Mantua Township officer indicted on manslaughter charge in 2021 fatal shooting of man outside home

Authorities say Officer Oldrati gave no verbal commands or warnings before shooting and killing Charles Sharp III.

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Thursday, May 25, 2023
NJ officer charged with manslaughter in fatal shooting of man at home
Authorities say Officer Oldrati gave no verbal commands or warnings before shooting and killing Charles Sharp back on September 12, 2021.

MANTUA TWP., New Jersey (WPVI) -- A South Jersey police officer has been indicted by a state grand jury in connection with the 2021 fatal shooting of Charles Sharp III.

The shooting happened back on September 14, 2021, when 49-year-old Sharp dialed 911 to report two burglars behind his home, one of whom was reportedly armed with a handgun.

Mantua Township Police Officer Salvatore Oldrati arrived at Elm Avenue in Mantua shortly after Cpl. Robert Layton. They traveled in a separate police vehicle.

Charles Sharp III

Authorities say information about the burglars was relayed to the responding officers by the 911 operator prior to the arrival of both officers.

Sharp remained on the line with the 911 dispatcher and was standing in the front yard of his residence when officers arrived.

Bodycam video shows the officers responding.

Authorities say while Oldrati was exiting his police vehicle, Layton yelled, "he's got a handgun on him, right there."

SEE ALSO: Bodycam video captures deadly officer-involved shooting in Mantua Twp.

"The guy came out pointing a gun": Newly released bodycam video shows officers arriving at a home in Mantua Township around 1:35 a.m. on September 14.

That's when Oldrati fired his service weapon and struck Sharp multiple times. Layton did not discharge his service weapon.

Officers and medics tried to help Sharp but he died at the hospital.

The man's brother, Christopher Sharp, spoke to Action News on Wednesday evening.

"He didn't deserve what happened to him. Talking to 911 on the telephone. I've seen the footage. Something more could have been done because there was no communication. If there was more he'd still be here today," he said. "There was no time to communicate with the other officer who he was in front of. It saddens me. I lost my brother over a judgement."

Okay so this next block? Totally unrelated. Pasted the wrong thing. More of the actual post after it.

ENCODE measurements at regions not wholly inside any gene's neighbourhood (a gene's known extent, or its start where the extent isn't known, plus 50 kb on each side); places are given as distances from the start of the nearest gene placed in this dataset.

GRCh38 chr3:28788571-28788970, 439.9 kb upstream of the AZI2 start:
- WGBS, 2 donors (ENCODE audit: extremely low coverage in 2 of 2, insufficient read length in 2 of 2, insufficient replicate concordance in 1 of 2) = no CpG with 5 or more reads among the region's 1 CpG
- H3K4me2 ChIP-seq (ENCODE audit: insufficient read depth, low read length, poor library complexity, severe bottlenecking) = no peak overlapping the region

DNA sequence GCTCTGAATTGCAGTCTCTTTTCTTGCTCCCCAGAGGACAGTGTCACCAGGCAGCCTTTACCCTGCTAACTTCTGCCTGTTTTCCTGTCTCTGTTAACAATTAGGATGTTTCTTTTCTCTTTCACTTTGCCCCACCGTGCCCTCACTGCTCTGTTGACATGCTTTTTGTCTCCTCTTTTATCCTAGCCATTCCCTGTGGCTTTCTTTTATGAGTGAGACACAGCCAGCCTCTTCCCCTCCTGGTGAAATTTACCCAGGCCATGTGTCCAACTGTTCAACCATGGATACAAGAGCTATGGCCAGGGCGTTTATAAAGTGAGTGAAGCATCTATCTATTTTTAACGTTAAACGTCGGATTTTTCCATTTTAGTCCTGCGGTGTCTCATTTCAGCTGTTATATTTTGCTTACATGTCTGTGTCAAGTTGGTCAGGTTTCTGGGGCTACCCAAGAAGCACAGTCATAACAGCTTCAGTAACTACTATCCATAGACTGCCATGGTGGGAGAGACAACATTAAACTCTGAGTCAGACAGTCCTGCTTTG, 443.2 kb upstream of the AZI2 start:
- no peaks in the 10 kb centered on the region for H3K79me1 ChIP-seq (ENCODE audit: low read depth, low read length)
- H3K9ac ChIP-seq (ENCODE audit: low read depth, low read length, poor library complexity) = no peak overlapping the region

A replica .45-caliber firearm was recovered near Sharp, according to the New Jersey Attorney General's Office, which investigates all fatal shootings involving an officer.

After hearing testimony and evidence from the investigation, the grand jury determined that a criminal charge of manslaughter was warranted.

"Mr. Sharp was shot multiple times outside his own home by one of the very officers he had called upon for help. His life was cut short seconds after Officer Oldrati arrived at the scene, while Mr. Sharp was still on the phone with a police dispatcher," said Attorney General Matthew Platkin. "When residents call 9-1-1 for service, they are concerned, they need assistance, they seek protection - and they trust the officers responding to their calls will respond accordingly and help them. Tragically, that did not happen here."

Thomas J. Eicher, Executive Director of the Office of Public Integrity and Accountability, says five seconds elapsed between when Oldrati stepped out of his police vehicle and when he began firing at Sharp.

"Officer Oldrati gave no verbal commands or warnings before shooting Mr. Sharp. The grand jury determined that his conduct was not justified and warranted the return of an indictment for manslaughter," said Eicher.

Oldrati could face up to 10 years in New Jersey State Prison if convicted. Pursuant to the "No Early Release Act," Oldrati would have to serve 85 percent of the overall sentence, during which he would be ineligible for parole.